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state, to rescind regulations, to fire regulators who were abusing their power, to retake liberty. [applause] senator cruz: last question. >> thank you. i am from new york. the suburbs of westchester county. senator cruz: wonderful. >> i do have a thought. during the course of the campaign, particularly the primaries, i did imagine you in another capacity. senator cruz: so did i. [laughter] >> i am wondering now if perhaps that ninth seat, any possibility? [applause] senator cruz: well, thank you for the kind encouragement. what i will say is that history is long and can take unexpected paths.
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i think it is absolutely vital that in seat and every other seat that comes vacant on the court be filled by principal constitutionalists who will be faithful to the law and checked their own policy preferences at the door and simply honor their oath. right now i have the privilege of serving in the united states senate and representing 20 million texans. that is a privilege and responsibility i take seriously. i look forward to continuing to carry out the responsibility and continuing to fight for the principles of freedom and principles embodied in the constitution and bill of rights. they are very much in jeopardy right now. i, like many of you, and very
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excited by the historic opportunity we have been given. i look forward to working very hard to make the most of this opportunity to make the biggest difference for our country. thank you. [applause] >> senator cruz. thank you so much for being with us today, senator cruz. we appreciate it.
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[indiscernible room noise]
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>> are used to be an aerospace engineer.
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>> no. [laughter] -- >> i used to be an arrow engineer. >> i don't know. [laughter] >> thank you. >> you are? : we've got a number of supporters there. >> nice. senator cruz: i'm also from miami. [indiscernible] >> cowboy hat [indiscernible] miami. >> i was very encouraged.
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sen. cruz: hopefully we can get a lot done. [indiscernible] >> i went to law school with him. i appreciate all you done for us. >> [indiscernible] security [indiscernible] china's rise [indiscernible] top-secret clearance, i would like to express this concern. thank you very much.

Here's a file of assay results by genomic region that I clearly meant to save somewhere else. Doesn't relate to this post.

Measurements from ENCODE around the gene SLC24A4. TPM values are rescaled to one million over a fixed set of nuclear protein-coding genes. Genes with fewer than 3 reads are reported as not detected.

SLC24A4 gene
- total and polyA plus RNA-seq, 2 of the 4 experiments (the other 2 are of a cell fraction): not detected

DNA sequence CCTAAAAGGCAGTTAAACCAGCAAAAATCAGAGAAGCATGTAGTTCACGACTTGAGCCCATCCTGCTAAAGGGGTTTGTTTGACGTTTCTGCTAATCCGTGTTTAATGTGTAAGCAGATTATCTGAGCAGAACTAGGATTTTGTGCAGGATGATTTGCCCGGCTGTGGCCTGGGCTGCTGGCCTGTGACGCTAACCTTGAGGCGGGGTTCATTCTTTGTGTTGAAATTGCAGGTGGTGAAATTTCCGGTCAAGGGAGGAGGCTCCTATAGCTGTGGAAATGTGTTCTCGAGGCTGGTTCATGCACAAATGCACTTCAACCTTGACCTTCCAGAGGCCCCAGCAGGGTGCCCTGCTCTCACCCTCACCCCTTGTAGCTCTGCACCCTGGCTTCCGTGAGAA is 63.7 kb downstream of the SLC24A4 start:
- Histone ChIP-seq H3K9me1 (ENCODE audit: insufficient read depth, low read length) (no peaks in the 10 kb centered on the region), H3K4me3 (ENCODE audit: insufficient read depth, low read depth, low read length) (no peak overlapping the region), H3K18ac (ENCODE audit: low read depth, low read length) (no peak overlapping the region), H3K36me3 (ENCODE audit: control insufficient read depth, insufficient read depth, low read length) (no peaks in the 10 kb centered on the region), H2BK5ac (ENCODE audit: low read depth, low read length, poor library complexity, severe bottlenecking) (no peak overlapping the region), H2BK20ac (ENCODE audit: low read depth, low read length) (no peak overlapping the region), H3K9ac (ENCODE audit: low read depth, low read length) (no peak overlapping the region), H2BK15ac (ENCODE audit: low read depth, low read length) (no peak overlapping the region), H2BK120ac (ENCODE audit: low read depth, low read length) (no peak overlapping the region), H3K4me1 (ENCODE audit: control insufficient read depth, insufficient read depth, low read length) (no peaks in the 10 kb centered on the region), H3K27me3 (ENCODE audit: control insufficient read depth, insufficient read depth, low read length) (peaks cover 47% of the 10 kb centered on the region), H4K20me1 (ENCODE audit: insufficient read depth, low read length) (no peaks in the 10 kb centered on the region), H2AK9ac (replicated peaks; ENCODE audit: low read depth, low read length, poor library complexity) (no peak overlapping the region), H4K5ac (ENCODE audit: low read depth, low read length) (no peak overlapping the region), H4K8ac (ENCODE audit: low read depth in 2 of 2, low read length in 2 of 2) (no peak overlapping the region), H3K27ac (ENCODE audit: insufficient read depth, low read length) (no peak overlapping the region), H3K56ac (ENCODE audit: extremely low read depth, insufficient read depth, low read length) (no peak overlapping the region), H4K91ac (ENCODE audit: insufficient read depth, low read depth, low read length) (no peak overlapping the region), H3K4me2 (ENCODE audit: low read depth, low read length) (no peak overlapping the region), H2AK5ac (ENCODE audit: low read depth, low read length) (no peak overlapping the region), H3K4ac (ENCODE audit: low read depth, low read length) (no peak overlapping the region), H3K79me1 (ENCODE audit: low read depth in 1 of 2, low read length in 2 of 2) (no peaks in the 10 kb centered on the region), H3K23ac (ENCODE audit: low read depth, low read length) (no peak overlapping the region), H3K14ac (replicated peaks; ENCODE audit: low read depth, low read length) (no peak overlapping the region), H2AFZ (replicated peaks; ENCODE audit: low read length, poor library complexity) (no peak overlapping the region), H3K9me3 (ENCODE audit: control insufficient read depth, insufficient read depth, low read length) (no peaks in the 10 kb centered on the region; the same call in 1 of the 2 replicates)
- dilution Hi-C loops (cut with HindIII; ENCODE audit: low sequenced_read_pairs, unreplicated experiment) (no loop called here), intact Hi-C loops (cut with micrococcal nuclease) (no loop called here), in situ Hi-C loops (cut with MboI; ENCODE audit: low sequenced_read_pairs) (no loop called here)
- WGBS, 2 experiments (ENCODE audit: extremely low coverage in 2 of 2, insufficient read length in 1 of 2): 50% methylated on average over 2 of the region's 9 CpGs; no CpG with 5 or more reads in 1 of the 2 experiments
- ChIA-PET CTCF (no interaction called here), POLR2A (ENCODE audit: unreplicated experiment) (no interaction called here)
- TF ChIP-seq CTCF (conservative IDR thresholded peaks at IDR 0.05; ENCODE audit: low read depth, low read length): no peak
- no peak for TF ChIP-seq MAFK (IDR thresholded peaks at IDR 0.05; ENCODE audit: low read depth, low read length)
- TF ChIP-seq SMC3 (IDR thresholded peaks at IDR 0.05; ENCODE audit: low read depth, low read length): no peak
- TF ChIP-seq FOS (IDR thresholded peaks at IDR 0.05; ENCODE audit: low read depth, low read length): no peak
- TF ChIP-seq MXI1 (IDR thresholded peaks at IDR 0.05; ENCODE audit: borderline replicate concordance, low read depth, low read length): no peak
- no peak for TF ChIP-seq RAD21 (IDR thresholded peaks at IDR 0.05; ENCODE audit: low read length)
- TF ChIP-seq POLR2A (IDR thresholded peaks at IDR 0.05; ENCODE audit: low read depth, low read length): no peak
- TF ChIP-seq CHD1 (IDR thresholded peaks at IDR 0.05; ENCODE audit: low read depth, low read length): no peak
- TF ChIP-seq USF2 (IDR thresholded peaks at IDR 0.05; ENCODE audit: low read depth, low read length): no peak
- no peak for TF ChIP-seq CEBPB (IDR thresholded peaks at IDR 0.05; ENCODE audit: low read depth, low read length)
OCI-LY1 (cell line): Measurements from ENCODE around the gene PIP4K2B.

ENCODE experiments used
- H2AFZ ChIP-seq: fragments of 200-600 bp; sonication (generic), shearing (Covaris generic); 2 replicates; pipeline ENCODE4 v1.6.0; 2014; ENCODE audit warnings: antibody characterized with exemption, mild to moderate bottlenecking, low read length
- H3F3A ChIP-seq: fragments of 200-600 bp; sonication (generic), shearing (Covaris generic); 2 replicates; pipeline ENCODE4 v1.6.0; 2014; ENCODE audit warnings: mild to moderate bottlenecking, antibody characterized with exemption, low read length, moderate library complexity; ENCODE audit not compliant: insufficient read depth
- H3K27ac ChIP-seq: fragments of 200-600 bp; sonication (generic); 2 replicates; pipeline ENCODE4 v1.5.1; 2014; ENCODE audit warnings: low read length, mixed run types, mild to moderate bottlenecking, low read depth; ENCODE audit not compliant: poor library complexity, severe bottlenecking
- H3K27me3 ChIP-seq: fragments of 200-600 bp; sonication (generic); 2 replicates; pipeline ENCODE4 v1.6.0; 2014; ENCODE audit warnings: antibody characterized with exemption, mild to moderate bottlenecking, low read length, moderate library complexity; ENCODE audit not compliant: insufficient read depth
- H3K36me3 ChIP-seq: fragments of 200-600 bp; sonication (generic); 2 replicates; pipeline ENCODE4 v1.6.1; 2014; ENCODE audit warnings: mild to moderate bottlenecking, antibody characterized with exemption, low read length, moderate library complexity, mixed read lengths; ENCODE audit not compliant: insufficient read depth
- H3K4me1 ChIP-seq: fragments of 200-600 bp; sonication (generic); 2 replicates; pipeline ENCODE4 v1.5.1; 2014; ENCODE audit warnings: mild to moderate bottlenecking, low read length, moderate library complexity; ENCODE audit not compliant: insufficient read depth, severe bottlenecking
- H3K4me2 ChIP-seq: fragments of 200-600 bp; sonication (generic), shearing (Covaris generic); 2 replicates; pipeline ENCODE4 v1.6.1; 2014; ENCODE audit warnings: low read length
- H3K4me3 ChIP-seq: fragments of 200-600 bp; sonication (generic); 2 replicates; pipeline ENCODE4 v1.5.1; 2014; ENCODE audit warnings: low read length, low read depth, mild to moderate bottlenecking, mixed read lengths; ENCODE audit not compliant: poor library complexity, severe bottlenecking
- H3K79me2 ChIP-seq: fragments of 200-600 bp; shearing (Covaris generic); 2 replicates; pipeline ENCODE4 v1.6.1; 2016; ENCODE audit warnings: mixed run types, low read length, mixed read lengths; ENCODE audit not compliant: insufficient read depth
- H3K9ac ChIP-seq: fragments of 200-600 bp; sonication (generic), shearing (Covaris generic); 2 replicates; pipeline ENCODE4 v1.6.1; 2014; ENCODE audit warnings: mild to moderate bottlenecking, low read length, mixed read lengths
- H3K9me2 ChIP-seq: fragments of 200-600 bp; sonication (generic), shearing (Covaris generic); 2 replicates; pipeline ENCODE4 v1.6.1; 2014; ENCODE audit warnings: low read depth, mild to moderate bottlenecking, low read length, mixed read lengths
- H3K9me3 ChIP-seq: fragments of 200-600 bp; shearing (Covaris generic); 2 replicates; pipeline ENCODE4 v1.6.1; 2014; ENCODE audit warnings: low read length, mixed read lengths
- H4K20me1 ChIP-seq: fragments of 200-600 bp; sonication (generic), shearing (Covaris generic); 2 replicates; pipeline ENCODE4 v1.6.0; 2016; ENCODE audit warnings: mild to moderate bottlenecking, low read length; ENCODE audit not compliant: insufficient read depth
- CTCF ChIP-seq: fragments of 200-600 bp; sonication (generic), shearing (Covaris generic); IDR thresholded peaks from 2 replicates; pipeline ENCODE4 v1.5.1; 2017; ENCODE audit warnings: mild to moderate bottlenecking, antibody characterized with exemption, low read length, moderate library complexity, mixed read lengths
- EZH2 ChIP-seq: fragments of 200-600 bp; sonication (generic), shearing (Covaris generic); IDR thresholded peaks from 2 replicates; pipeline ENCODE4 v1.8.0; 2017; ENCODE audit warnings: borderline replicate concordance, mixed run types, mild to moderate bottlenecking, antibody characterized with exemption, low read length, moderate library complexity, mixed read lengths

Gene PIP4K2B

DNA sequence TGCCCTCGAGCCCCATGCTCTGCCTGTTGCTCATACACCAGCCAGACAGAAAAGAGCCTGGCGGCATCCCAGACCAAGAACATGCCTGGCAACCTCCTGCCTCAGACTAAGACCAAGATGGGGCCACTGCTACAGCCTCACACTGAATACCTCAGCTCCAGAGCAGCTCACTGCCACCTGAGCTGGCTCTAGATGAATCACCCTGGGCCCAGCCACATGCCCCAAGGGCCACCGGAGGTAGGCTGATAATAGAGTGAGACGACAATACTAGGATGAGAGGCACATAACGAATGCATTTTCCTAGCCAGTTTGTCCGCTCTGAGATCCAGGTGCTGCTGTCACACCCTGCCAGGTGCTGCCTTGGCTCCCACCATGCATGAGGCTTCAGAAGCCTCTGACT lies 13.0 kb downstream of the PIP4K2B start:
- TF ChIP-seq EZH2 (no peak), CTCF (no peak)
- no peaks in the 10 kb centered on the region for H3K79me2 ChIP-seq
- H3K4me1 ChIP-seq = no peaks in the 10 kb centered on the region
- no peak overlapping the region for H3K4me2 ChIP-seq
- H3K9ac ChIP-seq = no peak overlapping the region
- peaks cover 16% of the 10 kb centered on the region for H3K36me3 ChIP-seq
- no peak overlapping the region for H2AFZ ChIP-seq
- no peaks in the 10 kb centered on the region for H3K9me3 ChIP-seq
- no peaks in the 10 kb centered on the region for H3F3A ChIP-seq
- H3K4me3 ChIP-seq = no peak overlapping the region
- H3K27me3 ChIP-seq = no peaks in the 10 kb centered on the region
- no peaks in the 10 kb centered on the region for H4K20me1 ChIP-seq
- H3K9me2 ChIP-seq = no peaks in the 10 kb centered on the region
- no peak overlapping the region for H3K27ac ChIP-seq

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[indiscernible] >> local party chair. >> pleasure to meet you. it atoms sends his regards. dick adamsm -- sends his regards. [indiscernible] constitution [indiscernible] inspiring [indiscernible] that last question. sen. cruz: thank you. [indiscernible] >> federal society. >> he's a huge fan of yours. [indiscernible] >> ok. >> ready? 3, 2, 1. >> hi, thank you for your service. sen. cruz: thank you. www.c-span.org [laughter] thank you.
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[laughter] >> cool. [indiscernible] >> i would love it. >> thank you so much. [indiscernible]
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>> godspeed in all you may do. [indiscernible] >> thank your father. sen. cruz: thank you. [indiscernible] >> appreciate what you are feeling. -- doing.
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>> thank you for your hard work. [indiscernible] sen. cruz: thank you very much. [indiscernible] >> pleasure --my pleasure. >> good to see you. it happened. it just happened. >> a short list of politicians. >> it is good to see you.
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we are excited for what is to come. sen. cruz: how are things going? >> very good. i don't think it could be much better. we are excited to catch you up. sen. cruz: i have had those conversations. >> i have heard. a bunch of people helping. a lot of people helping. i will say people trust ted cruz on judges. you are wonderful. thank you. so good to see you and to be here. thank you. base.s like home oh, captain, my captain. thank you for being here. happy to see you.